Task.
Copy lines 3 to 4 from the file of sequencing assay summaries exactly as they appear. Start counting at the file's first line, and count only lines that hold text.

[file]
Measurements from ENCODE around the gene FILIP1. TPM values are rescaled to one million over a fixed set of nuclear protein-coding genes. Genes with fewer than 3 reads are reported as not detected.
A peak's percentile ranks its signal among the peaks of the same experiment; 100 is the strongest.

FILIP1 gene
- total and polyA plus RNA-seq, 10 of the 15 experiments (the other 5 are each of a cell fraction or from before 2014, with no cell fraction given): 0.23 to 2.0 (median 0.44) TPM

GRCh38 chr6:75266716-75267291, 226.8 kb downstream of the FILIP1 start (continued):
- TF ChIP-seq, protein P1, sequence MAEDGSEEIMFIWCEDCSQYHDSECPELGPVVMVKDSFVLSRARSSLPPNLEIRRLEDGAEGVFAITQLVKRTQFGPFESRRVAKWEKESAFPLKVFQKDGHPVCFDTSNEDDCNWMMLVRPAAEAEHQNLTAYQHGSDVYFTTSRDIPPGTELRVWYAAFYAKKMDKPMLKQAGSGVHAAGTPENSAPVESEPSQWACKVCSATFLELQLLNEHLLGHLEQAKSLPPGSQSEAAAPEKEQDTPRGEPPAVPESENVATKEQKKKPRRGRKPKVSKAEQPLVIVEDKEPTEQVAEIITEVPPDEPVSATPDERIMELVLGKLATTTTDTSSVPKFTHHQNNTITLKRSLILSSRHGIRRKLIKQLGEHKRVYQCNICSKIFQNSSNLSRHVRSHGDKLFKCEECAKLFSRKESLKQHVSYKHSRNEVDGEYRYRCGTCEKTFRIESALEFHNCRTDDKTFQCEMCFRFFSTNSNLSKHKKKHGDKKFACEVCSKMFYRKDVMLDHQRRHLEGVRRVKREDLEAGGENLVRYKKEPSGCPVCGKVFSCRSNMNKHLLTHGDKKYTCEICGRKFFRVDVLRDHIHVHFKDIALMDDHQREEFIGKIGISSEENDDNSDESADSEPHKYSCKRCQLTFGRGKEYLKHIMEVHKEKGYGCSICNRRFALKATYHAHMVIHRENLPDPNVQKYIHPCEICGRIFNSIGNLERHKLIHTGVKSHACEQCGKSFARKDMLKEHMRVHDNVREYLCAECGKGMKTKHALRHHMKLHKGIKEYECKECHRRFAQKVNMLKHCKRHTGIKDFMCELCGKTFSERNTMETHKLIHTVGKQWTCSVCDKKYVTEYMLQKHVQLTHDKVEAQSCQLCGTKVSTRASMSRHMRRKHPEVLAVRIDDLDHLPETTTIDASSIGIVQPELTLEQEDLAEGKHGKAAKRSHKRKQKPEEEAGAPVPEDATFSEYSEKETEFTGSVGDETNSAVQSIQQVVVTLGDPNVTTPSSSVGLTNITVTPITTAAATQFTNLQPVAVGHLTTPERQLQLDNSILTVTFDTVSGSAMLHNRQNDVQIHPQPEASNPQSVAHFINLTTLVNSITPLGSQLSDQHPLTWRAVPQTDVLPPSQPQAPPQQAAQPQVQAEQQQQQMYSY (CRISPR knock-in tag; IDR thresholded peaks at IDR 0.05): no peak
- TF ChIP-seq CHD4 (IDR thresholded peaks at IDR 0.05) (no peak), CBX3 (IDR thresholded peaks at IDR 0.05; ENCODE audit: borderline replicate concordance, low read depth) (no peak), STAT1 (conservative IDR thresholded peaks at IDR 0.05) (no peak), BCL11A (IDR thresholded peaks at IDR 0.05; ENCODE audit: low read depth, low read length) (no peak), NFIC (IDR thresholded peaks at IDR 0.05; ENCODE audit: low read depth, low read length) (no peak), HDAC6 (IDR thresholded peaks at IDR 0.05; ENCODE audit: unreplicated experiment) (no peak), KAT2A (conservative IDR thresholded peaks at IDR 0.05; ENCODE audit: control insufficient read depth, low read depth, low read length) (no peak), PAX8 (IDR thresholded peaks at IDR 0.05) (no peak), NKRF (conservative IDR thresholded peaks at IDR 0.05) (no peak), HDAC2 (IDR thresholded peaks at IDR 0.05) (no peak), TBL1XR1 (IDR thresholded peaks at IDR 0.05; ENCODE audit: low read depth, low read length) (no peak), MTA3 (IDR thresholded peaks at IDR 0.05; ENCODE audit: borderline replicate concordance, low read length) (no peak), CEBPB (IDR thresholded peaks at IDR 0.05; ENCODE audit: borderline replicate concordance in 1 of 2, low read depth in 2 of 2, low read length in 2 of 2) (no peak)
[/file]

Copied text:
FILIP1 gene
- total and polyA plus RNA-seq, 10 of the 15 experiments (the other 5 are each of a cell fraction or from before 2014, with no cell fraction given): 0.23 to 2.0 (median 0.44) TPM